Fri, Aug 30, 2019 - Page 9 News List

Gold and army influence Bolsonaro’s rainforest aggression

By Simone Iglesias and Bruce Douglas  /  Bloomberg

Among the tens of thousands of Brazilians who descended on the Amazonian goldmine of Serra Pelada in the 1980s was Percy Geraldo Bolsonaro, father of Brazilian President Jair Bolsonaro.

Bolsonaro senior was among the wildcat miners who endured brutal working conditions in the quest for riches. The rainforest suffered too, with widespread environmental degradation as miners ripped apart the Amazon in their desperate hunt for gold.

It is an aspect of Brazil’s national psyche that resonates deeply with the president.

“Gold mining is a vice; it’s in the blood,” he told miners from the region in a video posted to YouTube in July last year. “We owe all we have to people with spirits like yours.”

Brazil’s president has been the subject of international opprobrium for fanning the flames of the Amazon’s destruction, with protests against his environmental policies both at home and abroad as well as interventions from celebrities like actor Leonardo DiCaprio and Brazilian model Gisele Bundchen.

However, his upbringing and early career suggest that he is not about to back down.

Indeed, Jair Bolsonaro initially rejected a pledge of 20 million euros (US$22.2 million) from G7 members to help fight the fires, sharpening a dispute with French President Emmanuel Macron, who said that G7 leaders must regard the Amazon’s plight as an “international crisis.”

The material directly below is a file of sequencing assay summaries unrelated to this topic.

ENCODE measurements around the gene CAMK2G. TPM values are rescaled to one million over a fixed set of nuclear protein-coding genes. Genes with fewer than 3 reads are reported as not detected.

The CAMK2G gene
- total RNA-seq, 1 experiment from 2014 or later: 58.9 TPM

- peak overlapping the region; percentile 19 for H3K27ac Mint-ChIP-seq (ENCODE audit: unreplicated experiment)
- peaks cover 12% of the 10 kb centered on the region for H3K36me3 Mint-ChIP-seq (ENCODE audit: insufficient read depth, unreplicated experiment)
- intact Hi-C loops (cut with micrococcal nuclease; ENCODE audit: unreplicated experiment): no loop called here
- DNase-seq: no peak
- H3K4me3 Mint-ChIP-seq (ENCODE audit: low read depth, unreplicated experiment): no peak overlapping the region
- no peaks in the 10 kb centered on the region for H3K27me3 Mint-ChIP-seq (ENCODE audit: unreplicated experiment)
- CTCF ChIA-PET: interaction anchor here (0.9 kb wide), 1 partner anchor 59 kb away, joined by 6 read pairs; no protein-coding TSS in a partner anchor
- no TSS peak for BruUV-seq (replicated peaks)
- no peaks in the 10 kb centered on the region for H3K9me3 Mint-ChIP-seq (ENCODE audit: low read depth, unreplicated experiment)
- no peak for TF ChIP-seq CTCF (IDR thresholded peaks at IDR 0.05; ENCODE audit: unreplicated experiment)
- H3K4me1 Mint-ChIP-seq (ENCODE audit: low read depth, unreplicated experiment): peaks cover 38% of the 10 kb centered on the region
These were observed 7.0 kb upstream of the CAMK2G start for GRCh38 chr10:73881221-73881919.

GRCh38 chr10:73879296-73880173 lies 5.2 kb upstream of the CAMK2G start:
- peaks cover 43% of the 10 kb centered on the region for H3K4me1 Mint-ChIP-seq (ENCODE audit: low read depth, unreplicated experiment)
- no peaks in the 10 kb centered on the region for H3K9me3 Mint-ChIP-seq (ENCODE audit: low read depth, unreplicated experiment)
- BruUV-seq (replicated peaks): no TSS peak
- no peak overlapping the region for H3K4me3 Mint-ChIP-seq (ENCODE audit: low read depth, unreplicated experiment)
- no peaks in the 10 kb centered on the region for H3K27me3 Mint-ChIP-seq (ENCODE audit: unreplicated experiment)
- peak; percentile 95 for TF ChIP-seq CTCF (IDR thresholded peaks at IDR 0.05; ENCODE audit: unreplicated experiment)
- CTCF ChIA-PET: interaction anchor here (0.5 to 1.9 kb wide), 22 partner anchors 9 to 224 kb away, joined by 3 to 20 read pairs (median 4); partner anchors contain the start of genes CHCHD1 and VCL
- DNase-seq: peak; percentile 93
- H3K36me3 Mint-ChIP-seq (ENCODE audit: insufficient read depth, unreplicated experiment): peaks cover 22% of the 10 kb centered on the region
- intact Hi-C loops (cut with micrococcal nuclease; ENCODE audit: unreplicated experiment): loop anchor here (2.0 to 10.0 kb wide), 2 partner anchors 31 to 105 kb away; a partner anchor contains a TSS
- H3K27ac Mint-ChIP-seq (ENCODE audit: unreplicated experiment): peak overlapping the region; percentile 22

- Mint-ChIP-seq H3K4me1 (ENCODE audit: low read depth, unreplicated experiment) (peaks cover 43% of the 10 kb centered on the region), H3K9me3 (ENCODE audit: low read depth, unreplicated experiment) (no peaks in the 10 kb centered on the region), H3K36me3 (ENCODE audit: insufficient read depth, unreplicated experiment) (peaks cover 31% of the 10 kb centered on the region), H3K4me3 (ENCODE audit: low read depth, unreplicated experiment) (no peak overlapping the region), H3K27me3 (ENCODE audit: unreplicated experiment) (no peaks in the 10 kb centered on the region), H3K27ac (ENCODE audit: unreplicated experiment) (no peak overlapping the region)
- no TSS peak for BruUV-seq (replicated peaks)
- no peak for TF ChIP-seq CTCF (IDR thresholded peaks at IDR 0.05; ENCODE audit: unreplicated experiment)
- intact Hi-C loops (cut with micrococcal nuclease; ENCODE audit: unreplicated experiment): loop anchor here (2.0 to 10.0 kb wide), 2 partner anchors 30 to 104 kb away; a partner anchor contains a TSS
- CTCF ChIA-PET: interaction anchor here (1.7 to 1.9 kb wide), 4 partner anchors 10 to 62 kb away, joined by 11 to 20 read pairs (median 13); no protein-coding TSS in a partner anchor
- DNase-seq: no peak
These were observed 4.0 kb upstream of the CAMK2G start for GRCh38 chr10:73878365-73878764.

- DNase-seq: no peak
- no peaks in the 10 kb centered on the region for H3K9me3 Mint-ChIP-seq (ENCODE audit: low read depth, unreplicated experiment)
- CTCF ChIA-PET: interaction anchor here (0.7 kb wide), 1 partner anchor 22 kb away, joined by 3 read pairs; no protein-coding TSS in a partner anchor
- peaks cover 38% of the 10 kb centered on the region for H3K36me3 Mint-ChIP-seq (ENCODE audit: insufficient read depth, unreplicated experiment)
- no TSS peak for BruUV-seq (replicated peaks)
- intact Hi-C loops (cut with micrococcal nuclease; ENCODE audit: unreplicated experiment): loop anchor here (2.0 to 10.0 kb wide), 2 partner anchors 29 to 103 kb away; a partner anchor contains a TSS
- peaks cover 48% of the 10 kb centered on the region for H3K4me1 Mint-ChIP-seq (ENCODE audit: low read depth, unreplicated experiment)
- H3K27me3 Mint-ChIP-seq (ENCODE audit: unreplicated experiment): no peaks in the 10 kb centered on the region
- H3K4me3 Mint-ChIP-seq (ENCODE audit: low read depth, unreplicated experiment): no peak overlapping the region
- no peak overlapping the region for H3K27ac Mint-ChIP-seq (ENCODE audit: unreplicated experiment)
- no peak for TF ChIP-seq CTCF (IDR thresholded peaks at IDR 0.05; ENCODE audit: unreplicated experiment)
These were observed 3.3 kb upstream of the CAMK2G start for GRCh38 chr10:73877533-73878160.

All indications are that Brazil’s government is standing by Jair Bolsonaro on substance, if not on every aspect of his abrasive style.

There is consensus within the administration that Macron overstepped the mark with his criticism of Jair Bolsonaro over the Amazon, said three officials familiar with the thinking in Brasilia, asking not to be named discussing political strategy.

The fires currently burning through the Amazon are not significantly worse than those of previous dry seasons, they said.

Macron has to “take back the insults made against me” before there can be any discussion about aid to the Amazon, Jair Bolsonaro told reporters on Tuesday, adding that the money is a threat to Brazil’s sovereignty.


As well as affection for his father’s mining exploits, his formative years in the army shaped much of the president’s attitude toward the Amazon.

In the 17th and 18th centuries, the Portuguese army established forts in the Amazon that marked the founding of cities like Belem, Sao Luis and Manaus, while in the 19th century, Brazilian general Claudio Rondon led military missions to establish contacts with Amazonian tribes, giving his name to one of the states currently ravaged by fire: Rondonia.

Major modern development of the Amazon really took off during the period of the military dictatorship from 1964 to 1985.

That military legacy translates into Jair Bolsonaro’s conviction that the region is a Brazilian and not a global asset; that its resources should be utilized and not left in the ground; and that any foreign interest stems from a desire to control the Amazon’s mineral wealth rather than preserve its ecosystem.

Given the context, Macron’s attempts to impose solutions on Brazil from outside were bound to raise hackles.

Sure enough, Jair Bolsonaro resumed the feud this week, lamenting Macron’s “unreasonable and gratuitous attacks on the Amazon” just hours after the French president responded angrily to Jair Bolsonaro’s jibe about his wife.

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